Of these six peer nations, America has the lowest gas tax and is also the only one that uses the gas tax exclusively for transportation spending. Table: Eno Center
Twenty years ago, Japan’s electoral reform redistributed power, giving urban constituencies a greater voice. One result: Japan eliminated its version of the Highway Trust Fund, which urban voters saw as satisfying the interests of the construction lobby, not their own.
If city-dwellers had a greater voice in the United States, would the same thing happen?
The Highway Trust Fund has more problems than just its 1950s-era name. Funded by the federal gas tax, the trust fund is becoming obsolete over time, as efficiency gains and declining miles-traveled sap its size. The Eno Center for Transportation says it’s time to rethink the entire system.
In a new report [PDF], Eno compares the U.S. method of funding transportation to that of five peer countries. Ours is the only one that still pretends to rely on a “user-pay” system. (Yes, pretends: The last six years of constant last-ditch infusions from the general fund, totaling $65 billion, have exposed that particular myth.)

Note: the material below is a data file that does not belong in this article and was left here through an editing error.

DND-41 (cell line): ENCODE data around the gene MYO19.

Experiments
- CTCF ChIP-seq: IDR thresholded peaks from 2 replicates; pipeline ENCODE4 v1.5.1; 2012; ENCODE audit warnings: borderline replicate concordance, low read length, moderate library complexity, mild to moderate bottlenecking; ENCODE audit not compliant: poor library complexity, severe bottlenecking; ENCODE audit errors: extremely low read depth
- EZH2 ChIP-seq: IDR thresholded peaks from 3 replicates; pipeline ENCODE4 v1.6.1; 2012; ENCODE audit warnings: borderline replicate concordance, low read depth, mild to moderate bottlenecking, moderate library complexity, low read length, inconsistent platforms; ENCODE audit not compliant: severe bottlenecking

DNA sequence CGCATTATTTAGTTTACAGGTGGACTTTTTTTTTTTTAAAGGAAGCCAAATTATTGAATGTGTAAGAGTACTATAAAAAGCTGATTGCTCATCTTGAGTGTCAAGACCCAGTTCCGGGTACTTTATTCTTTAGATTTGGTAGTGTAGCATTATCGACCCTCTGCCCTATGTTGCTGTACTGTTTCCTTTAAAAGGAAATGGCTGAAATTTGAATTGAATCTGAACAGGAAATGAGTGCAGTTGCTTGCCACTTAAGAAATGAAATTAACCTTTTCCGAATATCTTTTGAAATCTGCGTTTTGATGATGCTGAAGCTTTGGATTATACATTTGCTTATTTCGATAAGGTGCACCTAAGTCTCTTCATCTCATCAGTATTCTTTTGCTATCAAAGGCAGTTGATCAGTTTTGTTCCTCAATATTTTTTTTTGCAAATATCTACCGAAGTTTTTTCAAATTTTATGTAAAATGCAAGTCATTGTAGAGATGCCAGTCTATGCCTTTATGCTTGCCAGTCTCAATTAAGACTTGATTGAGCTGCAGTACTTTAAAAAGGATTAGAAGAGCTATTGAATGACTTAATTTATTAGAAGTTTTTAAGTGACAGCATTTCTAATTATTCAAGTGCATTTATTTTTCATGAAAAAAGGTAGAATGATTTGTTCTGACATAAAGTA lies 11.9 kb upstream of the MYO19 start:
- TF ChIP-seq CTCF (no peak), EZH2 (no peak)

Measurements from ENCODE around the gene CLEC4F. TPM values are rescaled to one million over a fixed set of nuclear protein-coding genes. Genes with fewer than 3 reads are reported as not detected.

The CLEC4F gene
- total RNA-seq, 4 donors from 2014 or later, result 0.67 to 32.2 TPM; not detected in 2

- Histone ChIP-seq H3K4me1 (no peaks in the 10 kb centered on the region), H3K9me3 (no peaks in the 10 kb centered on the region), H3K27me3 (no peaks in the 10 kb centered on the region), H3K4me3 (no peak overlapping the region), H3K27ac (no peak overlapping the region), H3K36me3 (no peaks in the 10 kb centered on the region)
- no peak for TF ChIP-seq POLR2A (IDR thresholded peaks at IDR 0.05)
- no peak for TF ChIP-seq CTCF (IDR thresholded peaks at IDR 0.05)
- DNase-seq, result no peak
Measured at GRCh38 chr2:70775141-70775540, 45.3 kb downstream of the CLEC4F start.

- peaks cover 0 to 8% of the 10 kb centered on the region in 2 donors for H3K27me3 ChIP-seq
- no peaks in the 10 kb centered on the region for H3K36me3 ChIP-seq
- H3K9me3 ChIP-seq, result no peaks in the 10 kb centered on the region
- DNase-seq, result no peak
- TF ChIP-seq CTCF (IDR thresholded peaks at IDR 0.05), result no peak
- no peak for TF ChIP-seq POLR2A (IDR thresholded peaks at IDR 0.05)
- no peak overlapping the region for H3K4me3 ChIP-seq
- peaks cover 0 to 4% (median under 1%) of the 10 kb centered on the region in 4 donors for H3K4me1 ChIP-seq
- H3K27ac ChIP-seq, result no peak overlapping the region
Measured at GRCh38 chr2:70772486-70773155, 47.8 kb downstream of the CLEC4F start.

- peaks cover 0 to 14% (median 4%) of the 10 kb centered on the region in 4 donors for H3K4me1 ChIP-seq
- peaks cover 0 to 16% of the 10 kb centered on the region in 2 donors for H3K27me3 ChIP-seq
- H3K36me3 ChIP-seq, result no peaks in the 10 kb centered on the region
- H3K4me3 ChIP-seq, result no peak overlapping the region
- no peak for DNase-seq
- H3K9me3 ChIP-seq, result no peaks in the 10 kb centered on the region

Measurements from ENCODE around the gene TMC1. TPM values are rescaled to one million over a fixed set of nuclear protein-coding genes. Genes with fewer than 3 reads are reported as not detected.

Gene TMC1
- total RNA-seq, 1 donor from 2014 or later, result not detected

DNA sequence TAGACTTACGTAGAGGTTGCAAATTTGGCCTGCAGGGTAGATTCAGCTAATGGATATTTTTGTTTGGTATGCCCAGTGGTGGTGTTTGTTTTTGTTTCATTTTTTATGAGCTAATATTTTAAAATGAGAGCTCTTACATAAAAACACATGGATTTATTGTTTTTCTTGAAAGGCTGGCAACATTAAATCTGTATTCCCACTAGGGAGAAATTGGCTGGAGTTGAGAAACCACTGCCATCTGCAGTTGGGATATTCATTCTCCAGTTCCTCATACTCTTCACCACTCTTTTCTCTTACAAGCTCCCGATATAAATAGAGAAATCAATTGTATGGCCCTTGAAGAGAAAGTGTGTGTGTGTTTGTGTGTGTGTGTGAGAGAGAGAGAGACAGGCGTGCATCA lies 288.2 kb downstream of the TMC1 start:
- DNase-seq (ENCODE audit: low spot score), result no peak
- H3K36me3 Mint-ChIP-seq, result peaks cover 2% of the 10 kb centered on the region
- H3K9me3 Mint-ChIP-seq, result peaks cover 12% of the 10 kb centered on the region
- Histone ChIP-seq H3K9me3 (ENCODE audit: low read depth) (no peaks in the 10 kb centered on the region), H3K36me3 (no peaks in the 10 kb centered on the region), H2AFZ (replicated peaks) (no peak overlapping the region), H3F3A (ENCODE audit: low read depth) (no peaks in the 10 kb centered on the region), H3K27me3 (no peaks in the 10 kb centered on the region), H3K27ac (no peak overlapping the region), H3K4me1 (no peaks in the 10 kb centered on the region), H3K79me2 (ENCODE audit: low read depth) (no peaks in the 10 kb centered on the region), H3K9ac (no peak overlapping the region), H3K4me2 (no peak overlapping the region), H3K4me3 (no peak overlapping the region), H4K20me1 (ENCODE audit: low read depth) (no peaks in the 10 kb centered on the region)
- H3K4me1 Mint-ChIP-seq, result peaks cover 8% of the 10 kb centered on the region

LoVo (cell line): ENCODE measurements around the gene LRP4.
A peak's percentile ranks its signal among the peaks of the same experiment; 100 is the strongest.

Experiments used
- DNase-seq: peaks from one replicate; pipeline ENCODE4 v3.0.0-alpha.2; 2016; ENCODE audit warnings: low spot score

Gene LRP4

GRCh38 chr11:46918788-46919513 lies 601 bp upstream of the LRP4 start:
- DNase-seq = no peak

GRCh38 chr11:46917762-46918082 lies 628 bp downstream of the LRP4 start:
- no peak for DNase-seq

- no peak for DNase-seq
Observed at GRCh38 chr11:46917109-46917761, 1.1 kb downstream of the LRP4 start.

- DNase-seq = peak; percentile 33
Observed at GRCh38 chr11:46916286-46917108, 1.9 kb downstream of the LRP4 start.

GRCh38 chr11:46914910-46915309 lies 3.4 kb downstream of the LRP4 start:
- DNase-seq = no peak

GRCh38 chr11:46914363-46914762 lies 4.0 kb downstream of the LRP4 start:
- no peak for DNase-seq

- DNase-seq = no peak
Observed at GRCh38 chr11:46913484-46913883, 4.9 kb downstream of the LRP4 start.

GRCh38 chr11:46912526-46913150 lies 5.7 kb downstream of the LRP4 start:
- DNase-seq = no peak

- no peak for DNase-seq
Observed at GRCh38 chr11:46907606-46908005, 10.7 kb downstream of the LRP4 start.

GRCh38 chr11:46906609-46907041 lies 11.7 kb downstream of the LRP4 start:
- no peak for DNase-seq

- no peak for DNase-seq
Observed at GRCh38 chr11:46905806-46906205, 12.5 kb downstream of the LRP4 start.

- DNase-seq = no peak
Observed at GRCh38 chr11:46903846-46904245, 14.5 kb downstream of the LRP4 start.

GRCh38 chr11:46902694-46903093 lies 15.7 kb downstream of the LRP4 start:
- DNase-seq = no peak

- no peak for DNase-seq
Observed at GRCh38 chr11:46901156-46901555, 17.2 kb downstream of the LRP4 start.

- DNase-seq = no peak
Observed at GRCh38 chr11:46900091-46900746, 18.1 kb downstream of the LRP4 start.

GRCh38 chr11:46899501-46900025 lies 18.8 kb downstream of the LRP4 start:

It’s important to note that in all five of the countries examined — Australia, Canada, Germany, Japan, and the UK — drivers and truck companies actually pay far more for the use of the roads than they do in the United States. The idea of making people pay to use infrastructure is not the problem — the problem is assuming that those user fees will go to nothing but infrastructure, and that infrastructure will be funded by nothing but user fees.
As the chart above demonstrates, all the countries Eno looked at charged far higher national gas tax rates than the U.S. does. This graphic from The Economist in 2011 shows that a broader cross-section of countries makes the point even more strongly: